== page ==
Preparing for your appointment
By Mayo Clinic Staff
Your doctor may ask about your mood during a routine medical appointment if you seem to be sad or down. Or you may decide to schedule an appointment to talk about your concerns. Because dysthymia often requires specialized mental health care, you may be referred to a mental health provider, such as a psychiatrist or psychologist, for evaluation and treatment.
What you can do
Prepare for your appointment by making a list of:
•Any symptoms you’ve had, including any that may seem unrelated to the reason for which you scheduled the appointment
•Key personal information, including any major stresses or recent life changes
•All medications, vitamins, supplements or herbal preparations that you’re taking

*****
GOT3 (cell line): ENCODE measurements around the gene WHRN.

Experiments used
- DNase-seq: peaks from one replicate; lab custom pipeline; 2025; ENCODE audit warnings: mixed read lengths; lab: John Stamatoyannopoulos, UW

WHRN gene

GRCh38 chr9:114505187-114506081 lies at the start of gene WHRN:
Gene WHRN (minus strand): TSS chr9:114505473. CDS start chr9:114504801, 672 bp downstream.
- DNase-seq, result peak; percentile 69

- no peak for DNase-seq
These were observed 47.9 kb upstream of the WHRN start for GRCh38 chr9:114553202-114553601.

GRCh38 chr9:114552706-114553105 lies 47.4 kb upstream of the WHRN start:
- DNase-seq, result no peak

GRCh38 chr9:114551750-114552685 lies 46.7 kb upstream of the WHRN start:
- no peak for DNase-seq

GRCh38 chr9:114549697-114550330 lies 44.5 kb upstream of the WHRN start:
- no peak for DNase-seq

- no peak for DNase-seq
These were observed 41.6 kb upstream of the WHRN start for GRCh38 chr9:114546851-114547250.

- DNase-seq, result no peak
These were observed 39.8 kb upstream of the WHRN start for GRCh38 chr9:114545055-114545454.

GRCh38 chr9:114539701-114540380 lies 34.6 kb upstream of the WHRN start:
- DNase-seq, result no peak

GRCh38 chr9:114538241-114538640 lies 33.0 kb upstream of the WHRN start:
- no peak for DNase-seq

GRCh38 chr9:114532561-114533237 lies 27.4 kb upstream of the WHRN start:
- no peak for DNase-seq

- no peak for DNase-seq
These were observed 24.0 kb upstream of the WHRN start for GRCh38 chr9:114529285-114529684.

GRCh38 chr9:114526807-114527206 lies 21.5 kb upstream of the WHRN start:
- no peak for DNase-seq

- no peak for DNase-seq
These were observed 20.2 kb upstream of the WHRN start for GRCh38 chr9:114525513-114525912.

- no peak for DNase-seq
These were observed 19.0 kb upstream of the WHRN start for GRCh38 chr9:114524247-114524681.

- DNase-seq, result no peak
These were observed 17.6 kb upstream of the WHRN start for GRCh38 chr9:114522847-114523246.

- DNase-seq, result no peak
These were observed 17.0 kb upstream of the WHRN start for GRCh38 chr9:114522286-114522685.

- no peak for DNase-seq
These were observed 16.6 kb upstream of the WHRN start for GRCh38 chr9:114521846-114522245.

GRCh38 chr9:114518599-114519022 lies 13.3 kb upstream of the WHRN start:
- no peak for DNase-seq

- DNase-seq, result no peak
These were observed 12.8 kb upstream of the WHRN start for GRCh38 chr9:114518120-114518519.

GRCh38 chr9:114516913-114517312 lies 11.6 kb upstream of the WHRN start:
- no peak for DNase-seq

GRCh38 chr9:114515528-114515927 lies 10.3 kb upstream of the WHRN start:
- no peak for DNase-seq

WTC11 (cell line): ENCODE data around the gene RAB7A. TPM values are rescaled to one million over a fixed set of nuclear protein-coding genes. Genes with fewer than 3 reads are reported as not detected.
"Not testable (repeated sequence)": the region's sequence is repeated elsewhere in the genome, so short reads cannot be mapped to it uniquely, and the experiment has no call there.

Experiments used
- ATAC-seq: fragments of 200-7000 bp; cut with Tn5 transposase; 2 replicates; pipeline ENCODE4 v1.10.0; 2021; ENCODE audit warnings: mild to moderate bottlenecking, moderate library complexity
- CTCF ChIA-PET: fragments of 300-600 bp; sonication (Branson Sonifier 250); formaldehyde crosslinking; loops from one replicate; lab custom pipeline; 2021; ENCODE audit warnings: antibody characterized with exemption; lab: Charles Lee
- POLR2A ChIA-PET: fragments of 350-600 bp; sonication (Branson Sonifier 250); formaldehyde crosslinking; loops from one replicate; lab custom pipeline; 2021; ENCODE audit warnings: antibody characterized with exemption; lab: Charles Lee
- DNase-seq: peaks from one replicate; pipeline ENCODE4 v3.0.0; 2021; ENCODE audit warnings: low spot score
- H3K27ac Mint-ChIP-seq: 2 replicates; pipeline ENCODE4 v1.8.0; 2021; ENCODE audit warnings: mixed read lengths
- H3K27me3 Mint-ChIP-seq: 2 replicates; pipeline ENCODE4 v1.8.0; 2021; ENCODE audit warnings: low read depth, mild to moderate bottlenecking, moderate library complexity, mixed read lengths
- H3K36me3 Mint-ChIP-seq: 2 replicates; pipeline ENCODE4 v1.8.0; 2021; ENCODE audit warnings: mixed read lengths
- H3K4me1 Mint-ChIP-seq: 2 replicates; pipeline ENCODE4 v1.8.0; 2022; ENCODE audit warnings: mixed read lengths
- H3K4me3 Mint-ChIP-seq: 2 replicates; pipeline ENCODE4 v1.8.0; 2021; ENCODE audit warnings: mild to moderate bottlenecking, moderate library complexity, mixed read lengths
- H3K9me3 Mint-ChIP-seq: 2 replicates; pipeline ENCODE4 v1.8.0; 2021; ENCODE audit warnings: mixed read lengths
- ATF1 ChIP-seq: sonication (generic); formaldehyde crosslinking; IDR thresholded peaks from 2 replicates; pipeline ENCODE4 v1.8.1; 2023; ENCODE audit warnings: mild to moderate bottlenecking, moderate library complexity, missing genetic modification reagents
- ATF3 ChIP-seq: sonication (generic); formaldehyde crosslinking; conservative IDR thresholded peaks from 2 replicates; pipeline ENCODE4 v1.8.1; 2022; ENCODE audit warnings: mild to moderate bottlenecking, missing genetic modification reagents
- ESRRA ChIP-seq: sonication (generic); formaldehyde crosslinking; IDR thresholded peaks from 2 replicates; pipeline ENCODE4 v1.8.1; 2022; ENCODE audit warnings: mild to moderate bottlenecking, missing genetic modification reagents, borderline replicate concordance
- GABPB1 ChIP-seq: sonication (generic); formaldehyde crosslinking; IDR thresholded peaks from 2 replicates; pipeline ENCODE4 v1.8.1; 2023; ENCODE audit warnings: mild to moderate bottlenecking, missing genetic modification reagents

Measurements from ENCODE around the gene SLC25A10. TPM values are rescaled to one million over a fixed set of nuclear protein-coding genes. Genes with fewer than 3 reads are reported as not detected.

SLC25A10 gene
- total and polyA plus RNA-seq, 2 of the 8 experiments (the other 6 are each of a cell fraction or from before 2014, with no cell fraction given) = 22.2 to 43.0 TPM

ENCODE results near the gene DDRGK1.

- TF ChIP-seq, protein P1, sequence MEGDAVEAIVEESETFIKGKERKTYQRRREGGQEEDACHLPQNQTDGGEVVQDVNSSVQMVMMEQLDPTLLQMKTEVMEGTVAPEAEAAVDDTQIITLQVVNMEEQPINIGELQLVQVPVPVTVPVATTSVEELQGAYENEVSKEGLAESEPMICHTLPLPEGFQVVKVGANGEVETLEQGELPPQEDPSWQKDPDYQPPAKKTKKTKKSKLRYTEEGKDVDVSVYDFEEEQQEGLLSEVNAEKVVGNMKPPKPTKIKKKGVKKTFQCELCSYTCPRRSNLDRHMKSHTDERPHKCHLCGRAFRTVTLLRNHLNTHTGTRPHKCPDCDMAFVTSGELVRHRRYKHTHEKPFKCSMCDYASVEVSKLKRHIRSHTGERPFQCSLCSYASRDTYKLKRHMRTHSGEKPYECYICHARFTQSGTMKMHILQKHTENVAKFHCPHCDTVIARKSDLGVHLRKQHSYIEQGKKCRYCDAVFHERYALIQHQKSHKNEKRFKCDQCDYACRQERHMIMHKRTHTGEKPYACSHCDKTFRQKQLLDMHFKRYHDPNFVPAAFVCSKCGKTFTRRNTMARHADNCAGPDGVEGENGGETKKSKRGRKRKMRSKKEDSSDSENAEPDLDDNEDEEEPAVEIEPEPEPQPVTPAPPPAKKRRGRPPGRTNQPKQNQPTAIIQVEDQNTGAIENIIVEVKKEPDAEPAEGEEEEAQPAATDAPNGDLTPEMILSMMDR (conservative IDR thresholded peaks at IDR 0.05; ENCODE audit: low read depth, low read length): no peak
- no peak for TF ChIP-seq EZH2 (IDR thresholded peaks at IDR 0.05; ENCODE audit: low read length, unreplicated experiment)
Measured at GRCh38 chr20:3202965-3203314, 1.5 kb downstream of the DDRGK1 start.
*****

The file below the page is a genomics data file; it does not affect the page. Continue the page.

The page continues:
•Questions to ask your doctor
Taking a family member or friend along can help you remember something that you missed or forgot.
Basic questions to ask your doctor include:
•Why can’t I get over dysthymia on my own?
•How do you treat dysthymia?
•Will talk therapy (psychotherapy) help?
•Are there medications that might help?
•How long will I need to take medication?
•What are some of the side effects of the medication you’re recommending?
•How often will we meet?
•How long will treatment take?
•What can I do to help myself?
•Are there any brochures or other printed materials that I can have?
•What websites do you recommend visiting?
Don’t hesitate to ask questions any time you don’t understand something.
What to expect from your doctor
During your appointment, your doctor will likely ask several questions about your mood, thoughts and behavior, such as:
•When did you first notice symptoms?
•How is your daily life affected by your symptoms?
•What other treatment have you had?
•What have you tried on your own to feel better?
•What things make you feel worse?
•Have any relatives had dysthymia, major depression or another mental illness?
•What do you hope to gain from treatment?